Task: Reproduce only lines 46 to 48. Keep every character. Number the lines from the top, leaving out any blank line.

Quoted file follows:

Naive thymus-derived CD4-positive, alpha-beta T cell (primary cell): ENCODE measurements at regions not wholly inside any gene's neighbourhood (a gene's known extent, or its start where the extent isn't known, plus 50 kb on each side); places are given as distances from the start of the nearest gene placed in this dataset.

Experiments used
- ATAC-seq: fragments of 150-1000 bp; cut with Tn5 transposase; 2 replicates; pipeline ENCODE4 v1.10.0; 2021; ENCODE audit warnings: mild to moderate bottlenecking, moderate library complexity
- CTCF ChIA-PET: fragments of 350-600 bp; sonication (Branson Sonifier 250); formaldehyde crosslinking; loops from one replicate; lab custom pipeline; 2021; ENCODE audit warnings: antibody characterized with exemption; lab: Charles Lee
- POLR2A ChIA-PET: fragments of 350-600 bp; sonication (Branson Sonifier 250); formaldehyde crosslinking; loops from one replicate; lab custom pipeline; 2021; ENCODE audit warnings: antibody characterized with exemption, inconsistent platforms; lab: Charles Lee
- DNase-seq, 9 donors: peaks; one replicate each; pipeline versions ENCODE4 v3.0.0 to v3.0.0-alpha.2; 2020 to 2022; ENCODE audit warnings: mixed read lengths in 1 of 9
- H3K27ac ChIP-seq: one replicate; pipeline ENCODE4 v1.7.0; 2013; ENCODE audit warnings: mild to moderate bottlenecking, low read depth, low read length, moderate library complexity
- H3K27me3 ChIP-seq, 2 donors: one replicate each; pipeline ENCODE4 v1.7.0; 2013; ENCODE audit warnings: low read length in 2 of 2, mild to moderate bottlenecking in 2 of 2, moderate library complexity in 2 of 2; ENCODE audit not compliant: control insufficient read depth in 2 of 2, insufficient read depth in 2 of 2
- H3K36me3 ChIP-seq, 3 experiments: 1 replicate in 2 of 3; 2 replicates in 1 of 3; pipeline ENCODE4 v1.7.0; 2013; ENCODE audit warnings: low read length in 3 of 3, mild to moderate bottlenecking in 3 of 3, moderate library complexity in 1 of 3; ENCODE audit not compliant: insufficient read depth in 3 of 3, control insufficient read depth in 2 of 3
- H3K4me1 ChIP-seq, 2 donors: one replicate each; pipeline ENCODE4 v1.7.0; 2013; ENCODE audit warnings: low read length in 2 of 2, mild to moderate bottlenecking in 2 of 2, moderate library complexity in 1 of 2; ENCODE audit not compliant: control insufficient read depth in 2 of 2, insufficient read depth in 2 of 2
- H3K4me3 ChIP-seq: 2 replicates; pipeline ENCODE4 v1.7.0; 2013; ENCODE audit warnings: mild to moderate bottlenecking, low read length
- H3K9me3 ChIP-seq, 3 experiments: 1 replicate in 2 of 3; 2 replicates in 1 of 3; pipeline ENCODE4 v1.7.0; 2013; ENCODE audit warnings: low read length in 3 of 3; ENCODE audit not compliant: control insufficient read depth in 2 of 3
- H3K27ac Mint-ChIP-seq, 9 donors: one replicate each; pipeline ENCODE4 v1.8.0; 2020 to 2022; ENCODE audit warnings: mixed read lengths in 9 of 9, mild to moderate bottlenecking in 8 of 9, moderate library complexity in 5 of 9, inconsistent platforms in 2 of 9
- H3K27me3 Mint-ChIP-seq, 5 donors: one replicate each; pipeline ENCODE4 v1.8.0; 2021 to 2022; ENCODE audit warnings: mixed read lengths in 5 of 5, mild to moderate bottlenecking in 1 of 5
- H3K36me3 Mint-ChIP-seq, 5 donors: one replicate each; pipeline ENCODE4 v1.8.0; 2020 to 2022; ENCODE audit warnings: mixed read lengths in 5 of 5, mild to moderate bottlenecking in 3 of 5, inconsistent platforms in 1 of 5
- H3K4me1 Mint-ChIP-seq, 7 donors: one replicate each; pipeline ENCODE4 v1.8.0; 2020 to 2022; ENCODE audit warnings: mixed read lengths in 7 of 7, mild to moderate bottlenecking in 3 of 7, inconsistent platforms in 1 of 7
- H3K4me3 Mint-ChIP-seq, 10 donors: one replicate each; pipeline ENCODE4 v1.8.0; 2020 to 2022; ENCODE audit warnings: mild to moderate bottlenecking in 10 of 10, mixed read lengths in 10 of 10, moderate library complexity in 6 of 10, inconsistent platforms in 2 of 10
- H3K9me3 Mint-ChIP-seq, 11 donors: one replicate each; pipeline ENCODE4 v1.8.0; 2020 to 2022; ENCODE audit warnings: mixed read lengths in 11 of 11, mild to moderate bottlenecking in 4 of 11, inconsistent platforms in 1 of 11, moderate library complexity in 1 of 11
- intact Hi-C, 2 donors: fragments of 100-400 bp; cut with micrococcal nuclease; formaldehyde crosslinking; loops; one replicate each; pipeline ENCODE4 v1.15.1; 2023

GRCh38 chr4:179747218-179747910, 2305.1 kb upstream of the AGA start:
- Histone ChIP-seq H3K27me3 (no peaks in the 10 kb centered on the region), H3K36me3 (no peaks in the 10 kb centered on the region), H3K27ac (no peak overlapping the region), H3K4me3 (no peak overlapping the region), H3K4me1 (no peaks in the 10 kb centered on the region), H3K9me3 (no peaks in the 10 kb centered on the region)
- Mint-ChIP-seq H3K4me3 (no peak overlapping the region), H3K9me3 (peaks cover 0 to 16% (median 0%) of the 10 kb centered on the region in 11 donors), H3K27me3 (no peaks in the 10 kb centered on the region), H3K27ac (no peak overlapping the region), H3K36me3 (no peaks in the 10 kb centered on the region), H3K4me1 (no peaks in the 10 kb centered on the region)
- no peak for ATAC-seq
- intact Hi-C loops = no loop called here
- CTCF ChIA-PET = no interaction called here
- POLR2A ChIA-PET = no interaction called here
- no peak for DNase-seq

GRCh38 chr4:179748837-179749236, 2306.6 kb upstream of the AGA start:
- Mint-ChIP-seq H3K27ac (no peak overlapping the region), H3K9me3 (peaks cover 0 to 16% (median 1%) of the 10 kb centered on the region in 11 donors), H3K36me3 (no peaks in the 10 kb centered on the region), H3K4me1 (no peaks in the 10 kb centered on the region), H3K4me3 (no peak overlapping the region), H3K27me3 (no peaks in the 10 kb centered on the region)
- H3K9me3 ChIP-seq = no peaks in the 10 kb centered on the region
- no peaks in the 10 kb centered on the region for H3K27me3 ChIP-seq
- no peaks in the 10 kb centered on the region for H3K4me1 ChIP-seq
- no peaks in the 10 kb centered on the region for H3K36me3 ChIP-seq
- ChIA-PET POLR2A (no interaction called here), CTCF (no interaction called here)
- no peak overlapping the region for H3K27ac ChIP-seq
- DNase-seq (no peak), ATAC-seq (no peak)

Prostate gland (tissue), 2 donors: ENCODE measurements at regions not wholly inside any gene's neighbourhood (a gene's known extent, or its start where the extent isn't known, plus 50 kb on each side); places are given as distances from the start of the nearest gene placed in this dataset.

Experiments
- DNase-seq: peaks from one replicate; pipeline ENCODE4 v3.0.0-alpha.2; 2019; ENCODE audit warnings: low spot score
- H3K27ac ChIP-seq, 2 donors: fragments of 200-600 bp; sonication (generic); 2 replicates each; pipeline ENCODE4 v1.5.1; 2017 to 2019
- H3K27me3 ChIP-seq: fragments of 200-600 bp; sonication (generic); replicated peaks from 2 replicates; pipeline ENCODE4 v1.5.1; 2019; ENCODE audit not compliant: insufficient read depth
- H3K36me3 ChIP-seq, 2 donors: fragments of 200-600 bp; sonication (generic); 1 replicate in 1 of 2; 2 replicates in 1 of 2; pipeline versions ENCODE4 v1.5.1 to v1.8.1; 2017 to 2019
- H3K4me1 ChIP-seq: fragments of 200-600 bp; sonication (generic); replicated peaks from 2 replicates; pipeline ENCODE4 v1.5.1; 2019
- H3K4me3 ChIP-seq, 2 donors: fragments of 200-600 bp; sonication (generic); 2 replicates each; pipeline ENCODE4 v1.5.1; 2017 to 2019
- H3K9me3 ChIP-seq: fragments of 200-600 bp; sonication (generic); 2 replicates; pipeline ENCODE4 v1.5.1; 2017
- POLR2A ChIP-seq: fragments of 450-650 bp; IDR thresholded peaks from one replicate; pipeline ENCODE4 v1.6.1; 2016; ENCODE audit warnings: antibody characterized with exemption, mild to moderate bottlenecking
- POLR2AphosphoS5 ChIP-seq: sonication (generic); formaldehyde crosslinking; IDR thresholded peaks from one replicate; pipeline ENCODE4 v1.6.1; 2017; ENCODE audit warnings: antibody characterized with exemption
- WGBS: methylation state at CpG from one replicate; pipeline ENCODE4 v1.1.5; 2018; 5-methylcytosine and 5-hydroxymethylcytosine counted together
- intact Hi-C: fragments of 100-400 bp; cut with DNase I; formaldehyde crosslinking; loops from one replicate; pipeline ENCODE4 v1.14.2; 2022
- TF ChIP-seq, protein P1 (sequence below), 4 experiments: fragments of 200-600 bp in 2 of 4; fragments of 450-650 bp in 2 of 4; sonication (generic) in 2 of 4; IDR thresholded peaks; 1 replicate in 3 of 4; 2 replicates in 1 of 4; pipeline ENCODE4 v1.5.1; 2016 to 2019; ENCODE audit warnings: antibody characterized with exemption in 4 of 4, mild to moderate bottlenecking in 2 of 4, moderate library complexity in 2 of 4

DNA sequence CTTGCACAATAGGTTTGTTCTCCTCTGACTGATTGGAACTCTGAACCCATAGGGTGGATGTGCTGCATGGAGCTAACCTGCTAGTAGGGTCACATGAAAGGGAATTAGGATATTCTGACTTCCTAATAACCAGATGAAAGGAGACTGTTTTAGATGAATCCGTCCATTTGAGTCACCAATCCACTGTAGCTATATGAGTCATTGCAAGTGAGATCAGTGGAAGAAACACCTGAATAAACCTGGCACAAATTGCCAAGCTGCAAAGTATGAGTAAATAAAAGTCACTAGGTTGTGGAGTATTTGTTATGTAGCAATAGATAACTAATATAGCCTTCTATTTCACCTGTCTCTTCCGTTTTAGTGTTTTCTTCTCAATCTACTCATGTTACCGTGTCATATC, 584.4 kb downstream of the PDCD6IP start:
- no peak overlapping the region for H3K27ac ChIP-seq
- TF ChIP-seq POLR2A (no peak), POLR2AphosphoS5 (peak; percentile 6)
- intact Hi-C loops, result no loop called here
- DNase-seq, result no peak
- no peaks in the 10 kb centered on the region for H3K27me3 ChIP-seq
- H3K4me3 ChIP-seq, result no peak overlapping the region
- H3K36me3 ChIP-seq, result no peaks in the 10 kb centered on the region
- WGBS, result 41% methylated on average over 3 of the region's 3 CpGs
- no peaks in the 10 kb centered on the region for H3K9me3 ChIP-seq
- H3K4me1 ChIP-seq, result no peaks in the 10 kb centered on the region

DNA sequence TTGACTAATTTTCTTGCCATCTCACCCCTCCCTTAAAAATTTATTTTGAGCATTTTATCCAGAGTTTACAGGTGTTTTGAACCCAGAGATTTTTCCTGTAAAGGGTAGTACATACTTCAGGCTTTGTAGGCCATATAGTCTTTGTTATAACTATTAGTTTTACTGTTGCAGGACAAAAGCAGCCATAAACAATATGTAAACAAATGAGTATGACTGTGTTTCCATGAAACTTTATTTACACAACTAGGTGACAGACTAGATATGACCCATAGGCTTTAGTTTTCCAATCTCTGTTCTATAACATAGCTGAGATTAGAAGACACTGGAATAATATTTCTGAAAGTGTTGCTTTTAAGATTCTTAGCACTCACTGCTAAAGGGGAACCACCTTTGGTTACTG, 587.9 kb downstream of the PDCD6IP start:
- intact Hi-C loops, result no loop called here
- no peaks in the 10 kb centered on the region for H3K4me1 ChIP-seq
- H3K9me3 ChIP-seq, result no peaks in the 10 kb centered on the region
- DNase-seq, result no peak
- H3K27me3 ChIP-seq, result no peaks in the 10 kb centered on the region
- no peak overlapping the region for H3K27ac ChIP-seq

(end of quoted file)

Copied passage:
- POLR2A ChIP-seq: fragments of 450-650 bp; IDR thresholded peaks from one replicate; pipeline ENCODE4 v1.6.1; 2016; ENCODE audit warnings: antibody characterized with exemption, mild to moderate bottlenecking
- POLR2AphosphoS5 ChIP-seq: sonication (generic); formaldehyde crosslinking; IDR thresholded peaks from one replicate; pipeline ENCODE4 v1.6.1; 2017; ENCODE audit warnings: antibody characterized with exemption
- WGBS: methylation state at CpG from one replicate; pipeline ENCODE4 v1.1.5; 2018; 5-methylcytosine and 5-hydroxymethylcytosine counted together